Annie Get Your Gun was originally conceived for Ethel Merman and, along with Gypsy, Funny Girl and Hello, Dolly, is a musical theatre girlís best friend. Mary Martin, Betty Hutton, and, more recently, Bernadette Peters have added their names to the roster of megastars whose personal charms have been the right fit for the sharp-shooting country hick. Currently onstage at Massey Hall, Louise Pitre is adding her own signature to the musical in a concert staging.
New Yorkís Encore Series has pioneered and championed the staged concert version of musicals, many of them long-forgotten or rarely produced. Chicago, which was revived to great acclaim and greater financial reward, is perhaps the finest example of Encoreís work, not so much for its artistry as for its invention of whittling down the scale of a commercial monster to a manageable scale of mini-monster. Annie Get Your Gun is in another class altogether, since its pedigree has always been first class and its place in theatre history never questioned.
The thing about a vehicle, especially a musical vehicle – and perhaps even more, a vehicle for La Merman – is that the show rests squarely on the starís mighty shoulders. For Pitre, this is not an issue. She has shoulders with shoulders. And the score, which is after all the only worthwhile element to discuss, since the script (aka ìthe bookî in musical theatre language) is little more than a series of lead-ins to the songs, is there to flatter the leading lady.
The most striking feature of this production is the orchestra, all 28 of them, plus Rick Fox, the gifted musical director. Just as Encore does it on Broadway, producers Tina VanderHeyden and Stephen Adler have managed to finance what we havenít seen, or heard, for decades – a full complement of instruments, unaugmented by synthesizers and other enhancements. The Overture is stirring and really evokes another time, a time when music could be played rather than replicated. For this alone, many thanks.
Pitre, not to let the lady languish in a lower paragraph acknowledgement, gives the show her all. She twangs and teases every lyric and lame joke as though each was pure gold. She doesnít let up for a moment. And the audience responds to her from her entrance to her final bow. Not a particularly warm performer, Pitre is best served with roles like this that portray her as an underdog fighting to achieve respectability.
But there is a problem inherent in vehicles of any kind, and that is the balance between star and everyone else. In Mermanís day, audiences may not have cared who played what or how the star interacted (or didnít) with her colleagues. At Massey Hall, the leading lady appears willing to give and take with everyone on the stage, but the material and some of the casting makes the effort almost pointless.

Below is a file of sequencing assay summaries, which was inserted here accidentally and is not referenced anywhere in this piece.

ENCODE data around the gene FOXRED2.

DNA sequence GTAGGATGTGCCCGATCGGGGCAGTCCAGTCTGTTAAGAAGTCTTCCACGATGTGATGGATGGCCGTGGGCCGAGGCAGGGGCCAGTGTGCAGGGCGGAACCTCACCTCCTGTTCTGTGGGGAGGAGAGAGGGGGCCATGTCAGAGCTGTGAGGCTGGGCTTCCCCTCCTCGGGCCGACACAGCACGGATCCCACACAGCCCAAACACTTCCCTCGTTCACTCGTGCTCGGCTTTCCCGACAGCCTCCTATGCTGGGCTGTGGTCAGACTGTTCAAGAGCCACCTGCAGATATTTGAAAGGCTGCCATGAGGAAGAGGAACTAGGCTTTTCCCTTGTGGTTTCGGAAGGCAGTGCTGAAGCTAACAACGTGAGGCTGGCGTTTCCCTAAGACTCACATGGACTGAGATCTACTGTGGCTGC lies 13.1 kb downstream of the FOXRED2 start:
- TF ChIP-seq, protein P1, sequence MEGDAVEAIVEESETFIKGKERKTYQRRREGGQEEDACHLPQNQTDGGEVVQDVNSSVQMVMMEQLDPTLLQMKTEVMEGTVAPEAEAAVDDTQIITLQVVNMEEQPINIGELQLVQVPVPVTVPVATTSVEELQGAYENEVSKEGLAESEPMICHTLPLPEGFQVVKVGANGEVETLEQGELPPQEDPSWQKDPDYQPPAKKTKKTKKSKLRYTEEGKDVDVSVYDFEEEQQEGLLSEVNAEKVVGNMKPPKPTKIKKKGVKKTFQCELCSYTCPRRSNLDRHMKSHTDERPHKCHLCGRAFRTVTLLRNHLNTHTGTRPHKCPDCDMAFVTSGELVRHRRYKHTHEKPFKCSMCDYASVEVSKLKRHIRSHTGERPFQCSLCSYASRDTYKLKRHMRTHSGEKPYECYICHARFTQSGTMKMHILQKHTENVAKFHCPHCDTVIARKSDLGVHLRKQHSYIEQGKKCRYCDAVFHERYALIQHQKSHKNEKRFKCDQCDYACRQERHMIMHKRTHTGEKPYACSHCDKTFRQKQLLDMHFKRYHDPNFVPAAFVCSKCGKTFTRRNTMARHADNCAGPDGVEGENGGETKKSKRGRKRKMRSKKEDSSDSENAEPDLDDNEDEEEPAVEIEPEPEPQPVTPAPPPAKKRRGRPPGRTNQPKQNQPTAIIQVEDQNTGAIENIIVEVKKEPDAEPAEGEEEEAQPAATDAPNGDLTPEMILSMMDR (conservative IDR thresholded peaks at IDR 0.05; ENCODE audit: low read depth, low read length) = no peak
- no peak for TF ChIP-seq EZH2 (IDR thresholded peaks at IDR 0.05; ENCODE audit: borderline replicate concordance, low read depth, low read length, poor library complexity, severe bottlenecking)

The script is dreadfully thin, made even thinner with an adaptation by Don Carrier. Better, I would say, to have dispensed with as much dialogue as possible and cut to the next song. Talented people such as Jonathan Wilson, Sandy Winsby and Avery Saltzman do what they can with what little (and itís precious little, too) theyíve been given. And the staging, which begins with energy and clever use of limited space, runs down to a whimper during the second act. Donna Feore directs the actors to play front and centre, as she must, though attention to those in the balcony should be encouraged rather than ignored, as they were on the opening night. The choreography, like much of the dialogue, would improve with further editing out, especially the staging for Thereís No Business Like Show Business and My Defenses are Down.
Billy Ray Cyrus, sharing the marquee with Pitre, plays the somewhat thankless role of co-star. But a star vehicle has no co-star. Rather, she has support and a good sport who accepts that he is there to balance her and not compete with her. Cyrus, whose stage persona is sweetly unassuming and altogether macho, has no particular actorís technique. He might be a better fit for television or film, but he is out of his depth as a stage actor, even in a musical where personality can cover a multitude of technical deficiencies. He has a pleasant voice that lacks any emotional range or colour and he is not skilled with a lyric. The songs he sings all sound pretty much the same, one lyric just as weightless as another. The added burden for anyone playing the role of Frank Butler is that he gets the songs that serve only to highlight the greater quality of his leading lady. He sings Iím a Bad, Bad Man and My Defenses are Down while she sings You Canít Get a Man With a Gun, Doiní What Comes Naturílly and a host of others. They sing together and they sing in ensembles numbers, but he has no standout moment of his own with which to define himself as performer or character. In the absence of material, then, he has himself, and Cyrus, sweet though he is, just doesnít have enough to balance or complement the overpowering (and occasionally overpowered) Pitre.
Michael Gianfrancesco has designed an attractive stage for the concert, and John Munro has conceived a very smart lighting scheme that combines concert lighting with more traditional musical theatre elements – we are never in doubt about where we are or why. Greg Connolly has yet to find a sound balance that doesnít obscure the dialogue and much of the ensemble work.
VanderHeyden and Adler have gambled big with this venture. I hope that they find audiences to sustain the run and, with good luck, to produce more orchestra-rich concert stagings.